How Difficult Is It To Follow A Gallbladder Diet?
If your doctor has advised you to adopt a gallbladder diet, in order to alleviate uncomfortable gallbladder symptoms, you may be discouraged by the prospect. For many people, the word, “diet” does not suggest anything easy or enjoyable. The gallbladder friendly changes you need to make don’t have to be hard or unpleasant, however.
The main point of making diet changes if you have gallstones, inflammation known as cholecystitis or biliary sludge, is to ease stress on the gallbladder and allow it to function smoothly. Certain foods make this organ’s job harder, and others make it easier.
What Does Your Gallbladder Do?
The gallbladder is a small pouch located just under the liver on the right side of your abdomen. It’s designed to store and moderate the concentration and flow of bile secretions, into your gut when triggered by dietary fat. Bile is a greenish-yellow fluid containing cholesterol, pigments and salts.
It helps to break down fats for absorption through an emulsion process and also allows us to absorb fat-soluble vitamins through the intestine walls. Without sufficient bile, digesting fats can become pretty uncomfortable and lead to GI symptoms like gas, cramps, diarrhea and nausea. This is why when someone has their gallbladder surgically removed, the remaining steady but weak trickle of bile directly into the guts means digesting fats becomes troublesome.
As well, when the gallbladder is blocked from releasing bile due to inflammation, sludge or a lodged gallstone, the gallbladder receives its signal to contract and release bile, but only pain results. The more high fat meals a person consumes when they have a gallstone blockage, the more pain they will experience as the gallbladder attempts to contract under pressure.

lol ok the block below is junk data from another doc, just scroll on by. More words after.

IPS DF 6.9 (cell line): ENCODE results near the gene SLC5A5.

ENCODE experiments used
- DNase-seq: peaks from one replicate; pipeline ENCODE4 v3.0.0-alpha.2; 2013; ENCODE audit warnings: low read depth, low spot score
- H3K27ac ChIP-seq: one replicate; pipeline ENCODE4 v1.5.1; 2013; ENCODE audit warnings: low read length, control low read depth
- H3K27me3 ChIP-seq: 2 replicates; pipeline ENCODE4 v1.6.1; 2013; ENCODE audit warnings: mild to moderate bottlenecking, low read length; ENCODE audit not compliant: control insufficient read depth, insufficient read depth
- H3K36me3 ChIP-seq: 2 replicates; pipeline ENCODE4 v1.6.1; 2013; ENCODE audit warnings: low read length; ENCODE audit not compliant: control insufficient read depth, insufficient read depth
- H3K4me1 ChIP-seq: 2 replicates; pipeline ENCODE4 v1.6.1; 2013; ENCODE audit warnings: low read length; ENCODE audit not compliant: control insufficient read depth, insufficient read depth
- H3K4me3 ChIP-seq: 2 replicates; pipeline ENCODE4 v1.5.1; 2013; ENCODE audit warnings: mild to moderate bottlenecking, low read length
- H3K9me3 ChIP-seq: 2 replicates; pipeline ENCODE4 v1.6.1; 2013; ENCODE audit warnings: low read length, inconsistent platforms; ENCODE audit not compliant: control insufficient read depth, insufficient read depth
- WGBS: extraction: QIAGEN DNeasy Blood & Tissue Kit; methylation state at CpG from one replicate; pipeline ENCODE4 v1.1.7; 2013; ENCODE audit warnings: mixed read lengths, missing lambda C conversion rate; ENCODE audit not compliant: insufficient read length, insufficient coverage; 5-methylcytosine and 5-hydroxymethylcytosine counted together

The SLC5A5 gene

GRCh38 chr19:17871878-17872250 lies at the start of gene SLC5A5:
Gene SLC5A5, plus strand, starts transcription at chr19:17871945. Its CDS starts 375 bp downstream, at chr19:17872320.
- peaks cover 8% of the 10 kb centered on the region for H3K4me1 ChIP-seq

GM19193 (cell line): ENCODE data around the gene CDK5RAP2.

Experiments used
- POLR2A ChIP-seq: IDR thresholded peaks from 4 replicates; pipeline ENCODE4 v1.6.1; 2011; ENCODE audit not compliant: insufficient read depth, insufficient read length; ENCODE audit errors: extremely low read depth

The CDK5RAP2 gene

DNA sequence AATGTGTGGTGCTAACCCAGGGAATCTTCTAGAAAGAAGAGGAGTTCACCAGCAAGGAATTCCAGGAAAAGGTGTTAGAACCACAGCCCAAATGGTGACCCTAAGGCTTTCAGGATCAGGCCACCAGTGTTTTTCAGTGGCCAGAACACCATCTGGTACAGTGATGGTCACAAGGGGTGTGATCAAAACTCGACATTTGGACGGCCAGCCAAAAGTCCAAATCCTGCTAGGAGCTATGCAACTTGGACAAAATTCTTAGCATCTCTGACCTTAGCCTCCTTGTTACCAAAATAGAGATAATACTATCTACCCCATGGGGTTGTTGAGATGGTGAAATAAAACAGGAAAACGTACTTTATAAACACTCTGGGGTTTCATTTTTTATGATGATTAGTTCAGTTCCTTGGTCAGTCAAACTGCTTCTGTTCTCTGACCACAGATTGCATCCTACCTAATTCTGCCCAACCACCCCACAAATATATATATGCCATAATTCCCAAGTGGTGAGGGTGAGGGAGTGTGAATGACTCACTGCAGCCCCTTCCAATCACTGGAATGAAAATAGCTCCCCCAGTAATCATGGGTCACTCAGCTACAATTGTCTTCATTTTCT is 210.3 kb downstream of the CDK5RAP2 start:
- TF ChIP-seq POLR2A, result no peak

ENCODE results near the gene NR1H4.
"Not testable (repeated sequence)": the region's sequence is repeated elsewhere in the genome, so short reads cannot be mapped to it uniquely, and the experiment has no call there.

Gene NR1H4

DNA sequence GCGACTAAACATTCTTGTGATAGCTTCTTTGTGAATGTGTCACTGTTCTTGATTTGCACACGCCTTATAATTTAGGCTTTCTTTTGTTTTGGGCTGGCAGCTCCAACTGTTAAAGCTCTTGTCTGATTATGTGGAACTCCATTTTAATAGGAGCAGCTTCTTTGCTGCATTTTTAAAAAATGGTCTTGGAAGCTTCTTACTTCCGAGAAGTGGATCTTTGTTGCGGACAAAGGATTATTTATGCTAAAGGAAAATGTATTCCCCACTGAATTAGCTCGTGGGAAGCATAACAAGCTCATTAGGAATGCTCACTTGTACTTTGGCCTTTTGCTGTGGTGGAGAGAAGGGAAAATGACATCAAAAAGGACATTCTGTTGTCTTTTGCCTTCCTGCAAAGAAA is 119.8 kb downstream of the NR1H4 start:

Some individuals are reluctant to have their gallbladders surgically removed and they opt out for a natural gallbladder treatment alternative that can dissolve gallstones while maintaining this precious organ intact.
What Can You Eat?
The removal of excessive, saturated, trans and hydrogenated fats is a key first step in the gallbladder diet. The relief this often brings makes the sacrifice well-worth it and your overall health will benefit too.
The gallbladder diet allows for small amounts of healthy fats, including extra virgin olive oil, nuts, seeds, wild caught fish, avocado, and grass fed dairy. You will need to say goodbye to fried foods, at least for a while, but you can keep coffee and tea as these have been linked to good gallbladder health.
Next, adding plenty of bitter greens like okra, arugula, dandelion and chard, as well as green leafy vegetables, citrus fruits and juices will also bring relief and ease digestion. These are known to be supportive for liver and gallbladder health and they stimulate bile production.
Adding lemon juice, apple juice and apple cider vinegar to the diet is said to thin the bile, soften and break up stones, and increase bile flow to flush out debris. When you make these changes to your every day meals, you’ll begin to feel relief almost instantly. Over time, with the aid of supplements designed to break up and flush out gallstones, you can prevent further symptoms and enjoy eating again.